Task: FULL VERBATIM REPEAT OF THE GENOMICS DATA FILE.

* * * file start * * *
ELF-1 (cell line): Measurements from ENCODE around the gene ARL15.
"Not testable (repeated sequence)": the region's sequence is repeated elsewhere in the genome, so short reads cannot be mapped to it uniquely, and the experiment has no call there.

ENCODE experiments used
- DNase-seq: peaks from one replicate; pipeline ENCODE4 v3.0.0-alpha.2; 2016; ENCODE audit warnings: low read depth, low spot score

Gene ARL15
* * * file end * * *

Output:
ELF-1 (cell line): Measurements from ENCODE around the gene ARL15.
"Not testable (repeated sequence)": the region's sequence is repeated elsewhere in the genome, so short reads cannot be mapped to it uniquely, and the experiment has no call there.

ENCODE experiments used
- DNase-seq: peaks from one replicate; pipeline ENCODE4 v3.0.0-alpha.2; 2016; ENCODE audit warnings: low read depth, low spot score

Gene ARL15